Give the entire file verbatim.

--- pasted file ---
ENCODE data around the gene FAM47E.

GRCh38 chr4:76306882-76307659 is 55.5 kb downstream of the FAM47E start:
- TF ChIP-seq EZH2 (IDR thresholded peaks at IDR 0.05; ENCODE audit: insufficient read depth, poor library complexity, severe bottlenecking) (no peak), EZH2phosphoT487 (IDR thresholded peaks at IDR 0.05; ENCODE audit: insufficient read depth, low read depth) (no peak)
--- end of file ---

ENCODE data around the gene FAM47E.

GRCh38 chr4:76306882-76307659 is 55.5 kb downstream of the FAM47E start:
- TF ChIP-seq EZH2 (IDR thresholded peaks at IDR 0.05; ENCODE audit: insufficient read depth, poor library complexity, severe bottlenecking) (no peak), EZH2phosphoT487 (IDR thresholded peaks at IDR 0.05; ENCODE audit: insufficient read depth, low read depth) (no peak)